In the past, over the course of the workshop, we have taken trainees through the CDL Instruction Manual chapter by chapter, emphasizing certain parts and encouraging them to study. This year, we have purchased an additional training video series which we hope will expedite preparing applicants for the computer tests at DMV.

For our January outreach, about a dozen people responded to the invitations we sent home in the backpacks of school-age children to attend the Informational meeting. From that pool, we ended up with five serious applicants in our workshop. Paid training begins in February, and Patty is hoping to have at least four drivers in the next class along with a few attendants.

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Snapchat and Instagram are still the most popular social networks among American teens, according to recent research, but there is something new on the technological horizon: Air Drop.

“I saw kids doing it on my bus,” said Sarah Taylor, Bus 15. “They were laughing and carrying on. At first, I did not know what they were doing, but then I figured out it was AirDrop.”

AirDrop is one of the newest applications out there, and is an ad-hoc service of Apple. Imagine dropping a manila file folder into a box on your desk. AirDrop allows users to share files – documents, pictures, videos – between devices without having to bother with email. You don’t even have to know the other person’s phone number. It is a door to your device that allows other users to enter data, with or without your consent if you have not adjusted your settings.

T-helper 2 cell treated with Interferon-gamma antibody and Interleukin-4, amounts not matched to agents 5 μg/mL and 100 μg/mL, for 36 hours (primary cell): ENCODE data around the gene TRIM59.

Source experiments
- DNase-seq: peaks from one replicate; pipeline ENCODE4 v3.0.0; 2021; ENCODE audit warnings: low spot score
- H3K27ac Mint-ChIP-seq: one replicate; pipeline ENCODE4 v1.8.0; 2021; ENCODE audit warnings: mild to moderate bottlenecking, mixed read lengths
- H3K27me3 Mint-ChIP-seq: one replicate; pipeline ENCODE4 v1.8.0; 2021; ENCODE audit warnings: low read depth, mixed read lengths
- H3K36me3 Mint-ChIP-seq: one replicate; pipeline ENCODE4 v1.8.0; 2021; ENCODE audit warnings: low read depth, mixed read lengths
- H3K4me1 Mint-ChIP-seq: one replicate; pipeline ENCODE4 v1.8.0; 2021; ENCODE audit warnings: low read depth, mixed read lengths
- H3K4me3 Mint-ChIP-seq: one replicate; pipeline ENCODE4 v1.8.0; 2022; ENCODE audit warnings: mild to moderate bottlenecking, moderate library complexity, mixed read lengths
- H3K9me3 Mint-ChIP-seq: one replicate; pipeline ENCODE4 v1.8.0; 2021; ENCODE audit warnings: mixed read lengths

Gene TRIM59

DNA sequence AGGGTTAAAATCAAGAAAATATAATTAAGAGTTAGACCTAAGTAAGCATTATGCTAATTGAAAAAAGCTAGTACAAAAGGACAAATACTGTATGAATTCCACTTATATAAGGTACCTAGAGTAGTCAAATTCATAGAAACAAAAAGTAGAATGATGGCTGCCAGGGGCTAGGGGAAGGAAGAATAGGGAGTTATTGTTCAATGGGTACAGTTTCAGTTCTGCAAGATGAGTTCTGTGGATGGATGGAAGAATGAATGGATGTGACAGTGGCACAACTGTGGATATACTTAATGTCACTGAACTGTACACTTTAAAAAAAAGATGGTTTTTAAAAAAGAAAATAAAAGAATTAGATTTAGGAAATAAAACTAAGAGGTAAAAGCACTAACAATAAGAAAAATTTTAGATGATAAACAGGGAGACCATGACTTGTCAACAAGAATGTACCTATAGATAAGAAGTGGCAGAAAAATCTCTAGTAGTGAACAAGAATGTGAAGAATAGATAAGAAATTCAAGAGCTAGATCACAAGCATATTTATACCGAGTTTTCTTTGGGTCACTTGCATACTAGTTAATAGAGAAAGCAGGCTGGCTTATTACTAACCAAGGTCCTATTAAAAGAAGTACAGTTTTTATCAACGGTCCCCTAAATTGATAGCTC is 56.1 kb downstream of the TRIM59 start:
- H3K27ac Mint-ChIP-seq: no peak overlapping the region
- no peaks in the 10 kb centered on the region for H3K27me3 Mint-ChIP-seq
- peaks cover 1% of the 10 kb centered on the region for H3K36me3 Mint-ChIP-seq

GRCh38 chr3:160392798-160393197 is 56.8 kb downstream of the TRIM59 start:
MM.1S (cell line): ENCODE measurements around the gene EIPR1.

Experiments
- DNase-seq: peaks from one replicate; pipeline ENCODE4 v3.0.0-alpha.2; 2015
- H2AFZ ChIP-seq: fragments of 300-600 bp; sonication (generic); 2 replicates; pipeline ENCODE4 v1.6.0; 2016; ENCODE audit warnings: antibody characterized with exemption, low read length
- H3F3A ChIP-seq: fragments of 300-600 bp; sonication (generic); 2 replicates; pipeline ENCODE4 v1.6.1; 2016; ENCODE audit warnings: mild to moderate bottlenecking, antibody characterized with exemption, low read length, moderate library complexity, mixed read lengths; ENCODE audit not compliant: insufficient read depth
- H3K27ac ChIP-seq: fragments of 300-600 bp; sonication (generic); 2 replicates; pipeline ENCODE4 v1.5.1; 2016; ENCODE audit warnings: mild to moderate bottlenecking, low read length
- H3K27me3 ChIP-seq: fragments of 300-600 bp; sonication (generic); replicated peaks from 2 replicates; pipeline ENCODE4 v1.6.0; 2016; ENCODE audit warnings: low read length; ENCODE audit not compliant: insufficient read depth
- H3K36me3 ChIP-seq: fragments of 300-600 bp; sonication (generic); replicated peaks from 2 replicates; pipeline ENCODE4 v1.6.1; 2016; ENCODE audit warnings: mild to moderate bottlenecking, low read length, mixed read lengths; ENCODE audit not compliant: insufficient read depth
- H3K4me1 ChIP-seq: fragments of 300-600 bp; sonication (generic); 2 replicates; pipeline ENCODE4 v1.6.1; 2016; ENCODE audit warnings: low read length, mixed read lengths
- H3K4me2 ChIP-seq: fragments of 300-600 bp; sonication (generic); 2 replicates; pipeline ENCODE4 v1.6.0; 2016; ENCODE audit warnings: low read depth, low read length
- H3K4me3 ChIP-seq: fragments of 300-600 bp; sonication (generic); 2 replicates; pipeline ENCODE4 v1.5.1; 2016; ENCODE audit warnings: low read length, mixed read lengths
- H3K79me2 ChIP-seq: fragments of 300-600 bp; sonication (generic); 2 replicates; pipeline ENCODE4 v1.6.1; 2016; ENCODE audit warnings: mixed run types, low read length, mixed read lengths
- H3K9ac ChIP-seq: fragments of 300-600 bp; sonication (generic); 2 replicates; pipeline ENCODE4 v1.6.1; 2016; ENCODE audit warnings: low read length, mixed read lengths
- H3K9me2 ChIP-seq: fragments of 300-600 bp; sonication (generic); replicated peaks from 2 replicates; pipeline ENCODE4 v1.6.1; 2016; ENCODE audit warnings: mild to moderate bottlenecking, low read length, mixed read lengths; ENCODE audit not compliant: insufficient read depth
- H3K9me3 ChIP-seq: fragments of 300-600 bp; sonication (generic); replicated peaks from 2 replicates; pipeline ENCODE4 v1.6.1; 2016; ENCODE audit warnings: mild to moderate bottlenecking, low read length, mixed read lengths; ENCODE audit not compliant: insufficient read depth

For the feature to work, the phones must be physically close together – in the same room or a room close by. The problem is, if you have your phone set to accept files from anyone, you may end up with viruses or other files from people you don’t know.

Common Sense Media, a non-profit organization focused on educating educators, parents and families, writes that “from cyberbullying to FOMO to cruel comments, social media can be a land mine for kids. Issues we parents never had to worry about, such as an intimate photo texted to the entire school or Instagram videos of a birthday party we weren't invited to, are now a risk for many tweens and teens.”

As school bus drivers and attendants, we are accustomed to listening between the lines, the noise of the bus and the sound of the engine, for any signs of trouble.

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Junior Officer Valletti

Okay, so he’s not really an officer, but he is doing a great job at his post, directing buses in and out of the Cougar loop, helping children cross the street safely and assisting parents around and out of the parking lot.